On May 22, 1999, McKenna’s 52 year old mind exploded. Hallucinations cut in like shards of glass; taste and smell were bent out of shape; and he was swallowed up by a labyrinth that, as he later put it, “somehow partook of last week’s dreams, next week’s fears, and a small restaurant in Dublin.” Then his blood pressure dropped and he collapsed, the victim of a brain seizure. Like John Travolta in Phenomenon, McKenna had achieved a physical condition that allowed him access to another dimension – but it would also be a fatal one. McKenna was given a six to nine months life-expectancy. Experimental treatment seemed to give the desired effect and by November, scans showed the tumour had gone into remission. However, it was clear that Terence had been summoned to definitively pass through “The Gate”, and the tumour returned. He finally passed through – this time without a return – on April 3, 2000.

Death had never been a specific topic for McKenna. The door to hyperspace had swung so many times… But having been given a “finality”, he realised that living in the knowledge that one will die, made life rich and poignant. He said: “I could see the light of eternity, a la William Blake, shining through every leaf. I mean, a bug walking across the ground moved me to tears.” McKenna realised that given a limited amount of time focused the brain: “If most people took it seriously, a hell of a lot more would be done with more attention to quality and intent.”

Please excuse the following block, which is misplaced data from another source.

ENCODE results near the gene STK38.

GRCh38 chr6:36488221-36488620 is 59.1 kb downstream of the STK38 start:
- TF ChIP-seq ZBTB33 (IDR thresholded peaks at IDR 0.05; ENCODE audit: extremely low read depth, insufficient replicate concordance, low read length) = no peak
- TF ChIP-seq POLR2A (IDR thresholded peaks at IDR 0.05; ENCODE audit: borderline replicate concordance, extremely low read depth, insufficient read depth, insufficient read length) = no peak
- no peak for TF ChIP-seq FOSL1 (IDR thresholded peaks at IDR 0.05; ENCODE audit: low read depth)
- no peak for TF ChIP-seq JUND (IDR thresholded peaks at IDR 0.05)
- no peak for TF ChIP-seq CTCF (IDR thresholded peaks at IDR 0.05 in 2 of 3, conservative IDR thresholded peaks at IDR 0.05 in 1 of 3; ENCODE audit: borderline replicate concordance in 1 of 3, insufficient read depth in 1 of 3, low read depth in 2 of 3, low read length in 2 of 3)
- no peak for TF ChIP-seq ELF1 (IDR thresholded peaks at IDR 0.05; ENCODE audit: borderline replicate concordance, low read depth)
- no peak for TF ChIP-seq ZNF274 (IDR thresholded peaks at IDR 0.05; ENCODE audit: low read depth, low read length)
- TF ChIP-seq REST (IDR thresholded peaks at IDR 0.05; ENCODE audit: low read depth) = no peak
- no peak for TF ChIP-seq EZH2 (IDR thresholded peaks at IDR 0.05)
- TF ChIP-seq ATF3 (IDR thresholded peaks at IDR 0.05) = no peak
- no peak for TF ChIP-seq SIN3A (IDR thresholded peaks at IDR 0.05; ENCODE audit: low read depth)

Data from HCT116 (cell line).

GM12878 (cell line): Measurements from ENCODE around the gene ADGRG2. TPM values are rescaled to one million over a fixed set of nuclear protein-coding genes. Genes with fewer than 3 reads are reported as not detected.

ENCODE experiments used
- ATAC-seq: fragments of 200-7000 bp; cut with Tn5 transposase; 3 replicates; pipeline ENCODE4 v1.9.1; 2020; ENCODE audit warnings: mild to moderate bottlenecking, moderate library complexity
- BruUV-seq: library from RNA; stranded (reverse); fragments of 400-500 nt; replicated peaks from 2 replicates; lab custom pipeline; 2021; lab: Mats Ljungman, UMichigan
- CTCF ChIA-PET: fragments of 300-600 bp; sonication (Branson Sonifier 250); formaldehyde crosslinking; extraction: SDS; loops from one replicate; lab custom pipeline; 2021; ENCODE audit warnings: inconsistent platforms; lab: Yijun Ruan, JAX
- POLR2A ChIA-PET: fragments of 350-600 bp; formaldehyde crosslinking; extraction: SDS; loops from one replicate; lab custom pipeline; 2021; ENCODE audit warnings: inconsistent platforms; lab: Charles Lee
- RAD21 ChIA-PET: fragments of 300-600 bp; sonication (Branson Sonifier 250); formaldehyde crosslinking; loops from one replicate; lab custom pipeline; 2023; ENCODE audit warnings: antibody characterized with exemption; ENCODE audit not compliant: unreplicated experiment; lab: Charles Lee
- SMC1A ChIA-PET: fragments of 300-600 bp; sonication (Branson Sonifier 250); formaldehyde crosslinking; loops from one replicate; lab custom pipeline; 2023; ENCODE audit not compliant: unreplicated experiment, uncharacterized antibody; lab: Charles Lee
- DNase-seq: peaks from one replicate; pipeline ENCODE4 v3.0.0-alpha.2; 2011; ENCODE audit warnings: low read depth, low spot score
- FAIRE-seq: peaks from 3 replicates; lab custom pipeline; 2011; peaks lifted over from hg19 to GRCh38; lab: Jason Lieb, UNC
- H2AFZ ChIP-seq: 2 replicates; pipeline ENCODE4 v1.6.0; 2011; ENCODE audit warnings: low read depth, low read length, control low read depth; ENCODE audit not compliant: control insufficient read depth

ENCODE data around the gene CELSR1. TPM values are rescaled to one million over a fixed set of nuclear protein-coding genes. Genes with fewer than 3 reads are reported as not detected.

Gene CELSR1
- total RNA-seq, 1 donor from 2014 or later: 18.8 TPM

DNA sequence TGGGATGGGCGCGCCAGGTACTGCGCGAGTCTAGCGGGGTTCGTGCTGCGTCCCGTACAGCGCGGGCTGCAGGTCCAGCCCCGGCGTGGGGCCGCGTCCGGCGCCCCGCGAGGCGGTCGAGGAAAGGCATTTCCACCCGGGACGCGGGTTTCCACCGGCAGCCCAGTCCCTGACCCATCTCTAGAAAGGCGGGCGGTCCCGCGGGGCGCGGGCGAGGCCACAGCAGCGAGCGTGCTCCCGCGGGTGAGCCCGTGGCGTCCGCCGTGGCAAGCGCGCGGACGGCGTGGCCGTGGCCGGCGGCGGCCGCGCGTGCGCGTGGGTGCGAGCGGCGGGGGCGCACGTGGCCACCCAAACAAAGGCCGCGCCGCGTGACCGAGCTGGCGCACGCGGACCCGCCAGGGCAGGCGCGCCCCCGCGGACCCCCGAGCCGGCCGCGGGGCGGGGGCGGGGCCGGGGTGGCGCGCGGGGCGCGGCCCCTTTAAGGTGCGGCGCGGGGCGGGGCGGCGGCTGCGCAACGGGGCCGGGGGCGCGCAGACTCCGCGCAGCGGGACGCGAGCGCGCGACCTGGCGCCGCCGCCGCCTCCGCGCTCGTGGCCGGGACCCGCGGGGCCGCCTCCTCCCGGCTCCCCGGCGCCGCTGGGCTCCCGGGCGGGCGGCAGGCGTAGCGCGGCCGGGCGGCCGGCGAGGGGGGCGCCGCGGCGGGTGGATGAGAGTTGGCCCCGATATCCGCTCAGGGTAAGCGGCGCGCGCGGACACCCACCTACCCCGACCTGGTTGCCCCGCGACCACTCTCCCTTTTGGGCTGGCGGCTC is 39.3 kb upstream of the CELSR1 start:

He had always assumed he would see 2012, but now wouldn’t. “Very few prophets live to see their prophecies – Joachim de Fiore didn’t, Marx didn’t. If it’s going to happen, it’s going to happen, it doesn’t need cheerleading. It’s built into the morphology of space and time. That’s all a very funny thing about me and my career that’s different from Leary, different from all of these people: this strange relationship to prophecy and the eschaton. My fans don’t understand any of that stuff, and my critics don’t understand much of it either. So we all just have to put up with it until it clears itself out of the way.”
But at the same time, he did not want to make his death into an event, like dying on the net or entering discussions about cryogenics. “I think part of what death is about biologically is reshuffling the gene-pool. If genes were to last forever, death would never have entered the scheme of things.” Until the end, he continued to think and preach…

This article appeared in Sub Rosa Magazine 1 (June 2005).